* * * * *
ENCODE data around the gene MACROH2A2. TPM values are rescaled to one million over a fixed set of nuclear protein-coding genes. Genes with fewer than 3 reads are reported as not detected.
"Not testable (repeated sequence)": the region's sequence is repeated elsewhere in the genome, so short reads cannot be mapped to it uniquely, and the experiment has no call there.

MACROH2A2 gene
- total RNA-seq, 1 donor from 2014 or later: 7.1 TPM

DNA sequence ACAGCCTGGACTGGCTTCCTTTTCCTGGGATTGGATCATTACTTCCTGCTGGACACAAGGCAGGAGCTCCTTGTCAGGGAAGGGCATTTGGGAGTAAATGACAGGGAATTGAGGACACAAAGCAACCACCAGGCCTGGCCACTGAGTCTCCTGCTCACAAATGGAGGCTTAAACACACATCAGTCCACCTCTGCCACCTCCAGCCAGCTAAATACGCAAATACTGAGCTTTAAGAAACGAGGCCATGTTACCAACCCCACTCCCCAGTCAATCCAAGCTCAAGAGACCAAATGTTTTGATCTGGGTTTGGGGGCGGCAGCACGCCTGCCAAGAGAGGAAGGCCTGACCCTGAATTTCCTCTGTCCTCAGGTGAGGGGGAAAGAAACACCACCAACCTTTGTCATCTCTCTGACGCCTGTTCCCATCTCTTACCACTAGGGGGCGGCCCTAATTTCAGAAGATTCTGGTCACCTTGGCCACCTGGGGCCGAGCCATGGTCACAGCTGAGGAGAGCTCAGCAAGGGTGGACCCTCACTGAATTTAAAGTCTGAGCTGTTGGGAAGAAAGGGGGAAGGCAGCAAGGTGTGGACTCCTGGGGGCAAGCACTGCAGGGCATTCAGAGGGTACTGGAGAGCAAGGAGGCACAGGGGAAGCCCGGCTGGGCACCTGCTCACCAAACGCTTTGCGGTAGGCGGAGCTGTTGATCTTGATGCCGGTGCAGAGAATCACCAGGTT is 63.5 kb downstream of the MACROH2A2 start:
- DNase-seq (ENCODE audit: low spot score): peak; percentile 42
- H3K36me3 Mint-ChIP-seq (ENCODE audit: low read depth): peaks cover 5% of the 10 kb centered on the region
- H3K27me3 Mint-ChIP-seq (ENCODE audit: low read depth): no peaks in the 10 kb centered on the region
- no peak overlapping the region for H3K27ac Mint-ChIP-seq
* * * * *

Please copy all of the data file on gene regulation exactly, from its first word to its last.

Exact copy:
ENCODE data around the gene MACROH2A2. TPM values are rescaled to one million over a fixed set of nuclear protein-coding genes. Genes with fewer than 3 reads are reported as not detected.
"Not testable (repeated sequence)": the region's sequence is repeated elsewhere in the genome, so short reads cannot be mapped to it uniquely, and the experiment has no call there.

MACROH2A2 gene
- total RNA-seq, 1 donor from 2014 or later: 7.1 TPM

DNA sequence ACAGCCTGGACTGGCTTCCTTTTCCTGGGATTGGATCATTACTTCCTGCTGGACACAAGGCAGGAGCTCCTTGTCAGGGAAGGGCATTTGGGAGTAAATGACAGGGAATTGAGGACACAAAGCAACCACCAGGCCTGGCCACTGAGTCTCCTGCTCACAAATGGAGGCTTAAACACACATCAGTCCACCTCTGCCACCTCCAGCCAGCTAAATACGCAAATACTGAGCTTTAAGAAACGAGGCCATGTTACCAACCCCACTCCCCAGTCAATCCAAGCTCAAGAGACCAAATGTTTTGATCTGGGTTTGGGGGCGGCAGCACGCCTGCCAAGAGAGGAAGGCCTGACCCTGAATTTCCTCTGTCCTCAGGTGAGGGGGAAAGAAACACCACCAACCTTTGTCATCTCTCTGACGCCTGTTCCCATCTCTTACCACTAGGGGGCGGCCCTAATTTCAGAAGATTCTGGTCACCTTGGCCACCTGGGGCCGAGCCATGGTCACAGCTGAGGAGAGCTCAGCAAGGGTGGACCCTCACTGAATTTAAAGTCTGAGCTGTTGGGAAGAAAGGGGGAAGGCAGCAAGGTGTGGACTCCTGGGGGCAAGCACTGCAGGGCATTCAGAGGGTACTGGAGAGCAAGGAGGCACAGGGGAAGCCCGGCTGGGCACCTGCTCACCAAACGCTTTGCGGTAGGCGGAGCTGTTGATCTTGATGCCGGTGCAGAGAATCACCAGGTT is 63.5 kb downstream of the MACROH2A2 start:
- DNase-seq (ENCODE audit: low spot score): peak; percentile 42
- H3K36me3 Mint-ChIP-seq (ENCODE audit: low read depth): peaks cover 5% of the 10 kb centered on the region
- H3K27me3 Mint-ChIP-seq (ENCODE audit: low read depth): no peaks in the 10 kb centered on the region
- no peak overlapping the region for H3K27ac Mint-ChIP-seq